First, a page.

There are more sugar maple seedlings in Maple Grove right now than I recall seeing in any previous years. The forest floor is thick with strappy cotyledons reaching as high as the laces of my shoes. You could collect them by the handful, a dozen at a time if you wanted to. I wouldn’t. Still, it probably wouldn’t do Maple Grove any harm to lose a crop of sugar maples: as the canopy closes in, I am told, the understory has grown sparser and less rich. I don’t have the perspective to see it myself in these woods. I don’t have reason to doubt it.
Baby great-horned owls have been perched in a sugar maple at the northwest corner of the preserve for the past week or two. They stand in the opening of a scar whose apron is splashed white with droppings. When I visited Thursday night, they were there, both standing outside the opening, still. When Rachel and Brooklyn and I visited Saturday morning, they were not. Two other owl babies were on an outstretched branch near the west edge of the preserve downhill from the Maple Avenue parking lot. One faced us, perfectly still. The other had its back to us and shifted around continuously, stretching its wings and hopping. To me, they look almost ready to fly. I wonder if the owls at the other end of the woods have already fledged.
Pale jewelweed cotyledons are as big as nickels, maybe quarters, surfaces finely pebbled, and the foliage leaves are about as large as mouse ears, mostly hidden beneath the cotyledons. I don’t believe there are as many this year as I usually see; in past years, they seemed to be in low areas along every trail, but this year I believe they are more localized. I could be mistaken, and I don’t have notes on this. The low areas of the forest are light green with carpets of false mermaid to two inches tall, some leaves already yellowing, the floral buds still closed tight. Even with Saturday’s temperatures, they didn’t open. I suspect it will take another week or so. The upper flats are blue-green with trout lily. They are caught between floral bud and open flowers. Saturday night there was a toy car abandoned alongside the trail southwest of the Avery Coonley School, trout lily leaves curling over it like overgrown house plants.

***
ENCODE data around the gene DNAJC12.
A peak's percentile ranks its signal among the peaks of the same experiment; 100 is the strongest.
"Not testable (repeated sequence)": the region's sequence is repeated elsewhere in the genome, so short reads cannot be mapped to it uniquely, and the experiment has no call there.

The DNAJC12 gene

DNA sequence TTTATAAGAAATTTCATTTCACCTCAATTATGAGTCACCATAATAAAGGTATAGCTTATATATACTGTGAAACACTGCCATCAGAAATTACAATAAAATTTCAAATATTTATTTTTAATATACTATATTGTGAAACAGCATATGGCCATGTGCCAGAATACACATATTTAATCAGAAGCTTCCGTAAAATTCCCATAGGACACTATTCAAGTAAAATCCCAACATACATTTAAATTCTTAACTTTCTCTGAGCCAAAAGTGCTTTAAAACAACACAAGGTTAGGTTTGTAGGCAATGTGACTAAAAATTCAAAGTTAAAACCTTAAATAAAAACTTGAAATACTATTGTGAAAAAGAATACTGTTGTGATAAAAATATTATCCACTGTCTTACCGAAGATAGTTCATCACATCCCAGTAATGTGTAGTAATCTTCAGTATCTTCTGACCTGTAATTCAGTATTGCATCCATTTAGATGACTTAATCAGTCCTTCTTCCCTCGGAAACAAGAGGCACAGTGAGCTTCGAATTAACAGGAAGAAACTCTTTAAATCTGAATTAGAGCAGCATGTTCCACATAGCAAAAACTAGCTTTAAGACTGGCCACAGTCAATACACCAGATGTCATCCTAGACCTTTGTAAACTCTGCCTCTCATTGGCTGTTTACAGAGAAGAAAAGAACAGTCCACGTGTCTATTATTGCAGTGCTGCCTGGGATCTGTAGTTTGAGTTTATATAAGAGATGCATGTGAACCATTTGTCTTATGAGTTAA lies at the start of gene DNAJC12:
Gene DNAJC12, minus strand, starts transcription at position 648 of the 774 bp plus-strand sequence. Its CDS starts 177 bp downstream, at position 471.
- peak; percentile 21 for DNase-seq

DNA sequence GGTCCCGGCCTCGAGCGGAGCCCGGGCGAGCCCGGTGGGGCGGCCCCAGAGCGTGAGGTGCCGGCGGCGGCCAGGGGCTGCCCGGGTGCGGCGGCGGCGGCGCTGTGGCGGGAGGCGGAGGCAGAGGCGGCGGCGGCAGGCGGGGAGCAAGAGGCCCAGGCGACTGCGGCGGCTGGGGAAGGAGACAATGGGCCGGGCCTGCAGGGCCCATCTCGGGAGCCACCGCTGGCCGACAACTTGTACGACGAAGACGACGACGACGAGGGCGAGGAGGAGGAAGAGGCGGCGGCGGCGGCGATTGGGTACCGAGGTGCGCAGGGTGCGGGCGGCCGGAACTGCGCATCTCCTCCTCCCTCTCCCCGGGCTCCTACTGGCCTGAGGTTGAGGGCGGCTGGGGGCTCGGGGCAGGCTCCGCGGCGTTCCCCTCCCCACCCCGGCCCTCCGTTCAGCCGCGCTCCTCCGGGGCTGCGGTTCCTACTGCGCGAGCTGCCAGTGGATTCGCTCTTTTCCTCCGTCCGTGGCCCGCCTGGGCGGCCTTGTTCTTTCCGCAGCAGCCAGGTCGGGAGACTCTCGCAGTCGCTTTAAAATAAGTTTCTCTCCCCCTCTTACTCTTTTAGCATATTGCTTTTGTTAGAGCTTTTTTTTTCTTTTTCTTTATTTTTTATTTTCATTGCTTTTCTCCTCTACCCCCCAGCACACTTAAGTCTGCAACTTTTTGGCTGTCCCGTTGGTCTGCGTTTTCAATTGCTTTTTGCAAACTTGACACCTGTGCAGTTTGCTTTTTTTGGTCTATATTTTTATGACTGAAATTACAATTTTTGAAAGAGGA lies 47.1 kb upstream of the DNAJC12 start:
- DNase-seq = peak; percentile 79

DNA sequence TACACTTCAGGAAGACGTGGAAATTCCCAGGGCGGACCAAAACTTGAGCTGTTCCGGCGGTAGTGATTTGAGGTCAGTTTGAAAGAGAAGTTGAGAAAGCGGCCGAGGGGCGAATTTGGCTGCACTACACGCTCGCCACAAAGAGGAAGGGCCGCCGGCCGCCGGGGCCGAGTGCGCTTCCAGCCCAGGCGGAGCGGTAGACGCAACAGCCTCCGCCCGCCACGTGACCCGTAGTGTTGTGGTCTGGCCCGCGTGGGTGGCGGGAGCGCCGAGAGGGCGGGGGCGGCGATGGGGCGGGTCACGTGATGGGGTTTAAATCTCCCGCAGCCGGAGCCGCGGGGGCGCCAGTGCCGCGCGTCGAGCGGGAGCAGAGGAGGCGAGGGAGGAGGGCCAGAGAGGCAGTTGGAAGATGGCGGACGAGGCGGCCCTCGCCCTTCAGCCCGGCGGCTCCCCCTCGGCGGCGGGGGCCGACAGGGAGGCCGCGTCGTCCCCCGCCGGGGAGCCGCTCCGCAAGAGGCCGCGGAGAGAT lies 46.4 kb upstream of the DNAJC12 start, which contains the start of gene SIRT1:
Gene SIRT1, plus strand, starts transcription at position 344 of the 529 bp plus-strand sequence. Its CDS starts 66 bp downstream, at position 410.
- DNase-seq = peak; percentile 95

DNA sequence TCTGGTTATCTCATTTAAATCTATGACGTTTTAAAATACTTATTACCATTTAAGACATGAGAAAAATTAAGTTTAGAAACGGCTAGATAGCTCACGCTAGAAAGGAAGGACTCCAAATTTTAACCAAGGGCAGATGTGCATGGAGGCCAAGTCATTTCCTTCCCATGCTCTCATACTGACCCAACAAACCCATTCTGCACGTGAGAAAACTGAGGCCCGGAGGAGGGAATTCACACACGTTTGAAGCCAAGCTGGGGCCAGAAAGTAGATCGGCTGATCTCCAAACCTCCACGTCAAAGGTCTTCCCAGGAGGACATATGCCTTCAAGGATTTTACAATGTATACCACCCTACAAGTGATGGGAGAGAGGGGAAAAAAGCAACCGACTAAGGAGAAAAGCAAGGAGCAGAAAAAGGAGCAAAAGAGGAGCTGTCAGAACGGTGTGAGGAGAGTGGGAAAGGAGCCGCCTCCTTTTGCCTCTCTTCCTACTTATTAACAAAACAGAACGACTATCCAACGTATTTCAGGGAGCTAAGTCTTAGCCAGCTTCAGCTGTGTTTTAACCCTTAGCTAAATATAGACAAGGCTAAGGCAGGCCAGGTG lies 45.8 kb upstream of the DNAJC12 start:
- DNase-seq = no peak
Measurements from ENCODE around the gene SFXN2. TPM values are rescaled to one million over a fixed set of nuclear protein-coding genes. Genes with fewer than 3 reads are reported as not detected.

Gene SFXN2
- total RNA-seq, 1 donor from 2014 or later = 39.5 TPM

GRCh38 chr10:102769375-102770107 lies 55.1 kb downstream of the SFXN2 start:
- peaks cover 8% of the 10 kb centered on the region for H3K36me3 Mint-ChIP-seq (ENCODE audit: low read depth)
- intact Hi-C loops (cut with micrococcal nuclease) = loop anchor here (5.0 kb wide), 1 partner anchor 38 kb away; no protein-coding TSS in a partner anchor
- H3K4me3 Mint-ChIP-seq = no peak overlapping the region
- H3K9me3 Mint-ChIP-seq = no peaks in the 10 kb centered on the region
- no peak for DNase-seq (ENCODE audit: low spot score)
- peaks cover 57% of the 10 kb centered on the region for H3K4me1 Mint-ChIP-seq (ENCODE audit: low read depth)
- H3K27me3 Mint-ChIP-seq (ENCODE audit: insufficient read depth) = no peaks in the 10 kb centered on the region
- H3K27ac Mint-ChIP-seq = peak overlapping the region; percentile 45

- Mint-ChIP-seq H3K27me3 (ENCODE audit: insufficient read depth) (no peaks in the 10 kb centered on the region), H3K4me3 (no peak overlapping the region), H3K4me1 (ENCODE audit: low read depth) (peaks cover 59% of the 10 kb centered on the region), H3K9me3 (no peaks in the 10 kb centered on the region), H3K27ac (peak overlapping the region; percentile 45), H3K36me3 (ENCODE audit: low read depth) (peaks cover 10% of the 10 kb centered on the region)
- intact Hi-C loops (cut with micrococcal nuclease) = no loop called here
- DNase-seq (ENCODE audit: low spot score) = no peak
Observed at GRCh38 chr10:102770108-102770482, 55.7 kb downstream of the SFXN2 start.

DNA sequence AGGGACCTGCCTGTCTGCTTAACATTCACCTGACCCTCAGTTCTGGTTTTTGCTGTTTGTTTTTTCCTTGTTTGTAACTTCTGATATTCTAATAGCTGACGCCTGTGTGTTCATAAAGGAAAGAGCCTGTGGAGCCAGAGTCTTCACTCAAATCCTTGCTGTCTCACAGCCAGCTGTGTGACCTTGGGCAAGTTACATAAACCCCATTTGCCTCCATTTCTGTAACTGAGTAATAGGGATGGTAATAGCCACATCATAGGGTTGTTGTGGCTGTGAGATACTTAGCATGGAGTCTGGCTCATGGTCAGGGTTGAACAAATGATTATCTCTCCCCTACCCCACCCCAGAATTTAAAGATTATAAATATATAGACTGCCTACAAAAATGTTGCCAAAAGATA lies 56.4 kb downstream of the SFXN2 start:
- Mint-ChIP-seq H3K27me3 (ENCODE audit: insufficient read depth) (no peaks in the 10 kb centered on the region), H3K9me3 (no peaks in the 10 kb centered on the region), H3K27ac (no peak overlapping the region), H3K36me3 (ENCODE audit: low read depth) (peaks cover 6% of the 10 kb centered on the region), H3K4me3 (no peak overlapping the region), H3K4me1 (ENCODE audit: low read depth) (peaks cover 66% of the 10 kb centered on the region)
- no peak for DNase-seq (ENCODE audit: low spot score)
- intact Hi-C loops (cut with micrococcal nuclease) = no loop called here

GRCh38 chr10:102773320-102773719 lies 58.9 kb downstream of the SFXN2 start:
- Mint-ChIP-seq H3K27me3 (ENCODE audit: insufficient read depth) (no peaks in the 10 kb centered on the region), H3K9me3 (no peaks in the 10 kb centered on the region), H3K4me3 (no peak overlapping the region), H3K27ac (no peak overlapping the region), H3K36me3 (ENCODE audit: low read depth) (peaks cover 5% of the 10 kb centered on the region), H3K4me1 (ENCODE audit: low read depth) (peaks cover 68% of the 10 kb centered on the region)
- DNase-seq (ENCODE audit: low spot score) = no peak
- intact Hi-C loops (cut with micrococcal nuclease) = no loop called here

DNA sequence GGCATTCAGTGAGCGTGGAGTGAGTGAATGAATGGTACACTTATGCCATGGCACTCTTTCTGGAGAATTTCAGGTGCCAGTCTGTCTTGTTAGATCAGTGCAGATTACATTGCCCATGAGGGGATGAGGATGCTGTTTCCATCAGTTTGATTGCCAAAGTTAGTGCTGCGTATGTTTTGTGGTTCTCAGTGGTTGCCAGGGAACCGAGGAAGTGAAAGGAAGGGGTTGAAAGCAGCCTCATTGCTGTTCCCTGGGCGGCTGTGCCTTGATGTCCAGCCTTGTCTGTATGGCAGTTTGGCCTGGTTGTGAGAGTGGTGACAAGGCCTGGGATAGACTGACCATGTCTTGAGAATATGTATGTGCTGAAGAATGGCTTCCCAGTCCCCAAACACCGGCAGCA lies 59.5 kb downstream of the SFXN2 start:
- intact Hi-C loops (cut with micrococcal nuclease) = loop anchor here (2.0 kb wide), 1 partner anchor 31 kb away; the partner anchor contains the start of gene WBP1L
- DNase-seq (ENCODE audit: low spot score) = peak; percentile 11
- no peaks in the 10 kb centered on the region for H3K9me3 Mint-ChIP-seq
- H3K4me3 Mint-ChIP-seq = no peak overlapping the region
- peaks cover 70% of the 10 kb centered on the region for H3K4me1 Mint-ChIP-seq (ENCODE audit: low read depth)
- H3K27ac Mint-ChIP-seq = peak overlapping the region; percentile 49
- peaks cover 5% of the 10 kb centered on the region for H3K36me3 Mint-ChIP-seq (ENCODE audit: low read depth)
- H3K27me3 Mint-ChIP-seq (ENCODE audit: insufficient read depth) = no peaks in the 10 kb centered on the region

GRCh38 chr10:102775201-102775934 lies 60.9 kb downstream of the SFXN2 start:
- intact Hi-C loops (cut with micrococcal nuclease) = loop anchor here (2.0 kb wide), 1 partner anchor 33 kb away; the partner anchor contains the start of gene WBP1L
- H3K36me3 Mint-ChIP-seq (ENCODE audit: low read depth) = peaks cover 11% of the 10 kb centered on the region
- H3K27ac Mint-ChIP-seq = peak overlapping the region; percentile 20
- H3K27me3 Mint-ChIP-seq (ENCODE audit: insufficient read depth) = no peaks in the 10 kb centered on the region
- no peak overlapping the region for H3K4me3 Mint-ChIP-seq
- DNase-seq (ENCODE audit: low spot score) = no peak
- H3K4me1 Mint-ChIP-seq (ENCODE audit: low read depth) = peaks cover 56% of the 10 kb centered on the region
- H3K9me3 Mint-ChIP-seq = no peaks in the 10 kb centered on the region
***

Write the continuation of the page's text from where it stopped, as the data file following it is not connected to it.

Hepatica is still in bloom. I stopped my bike for a show-stoppingly beautiful lavender flower in the Arboretum’s East Woods a week ago or so. In Maple Grove, the leaves are unfurling, rugose, twisted leaflets reminiscent of talons. Virginia bluebell flowers are barely open, lips puckered and pressed closed. Perhaps they will be open by the time you read this. Bloodroot and false rue anemone are still in flower. Solomon’s seal leaf tips are beginning to spread, and largeflower bellwort flowers are showing yellow between the margins of the inrolled leaves. Both are two weeks behind where they were in 2020. Prairie trillium floral buds are still clamped shut; this week two years ago, they were opening. The narrow-leaved green wild leek (Trillium tricoccum in the narrow sense [=T. tricoccum var. tricoccum]) and broad-leaved wild leek (T. burdickii [=T. tricoccum var. burdickii]) are both fully leafed out. Maple Grove has much more of the former, but there are a few places where you can find the two species growing side-by-side. (The opposite is true in Lyman Woods, where T. burdickii dominates.) Mayapple leaves are unfurling, but a few shoots are still wrapped up tight. The invasive lily-of-the-valley is growing rapidly along the trail southwest of The Avery Coonley school, mostly as slender as spear points but a few with arching leaf tips. Squill is still flowering.
This morning in Lyman woods, there are earthworm middens on the trails. Honeysuckle leaves (mostly Lonicera maackii) are 3/4-size. Buckthorn leaves are just bigger than squirrels’ ears. White-throated sparrows are singing alongside the chorus frogs. The staminate flowers have descended on boxelder. Pennsylvania sedge is blooming. As I walked home from the preserve, American toads were singing, the first I’ve heard this year.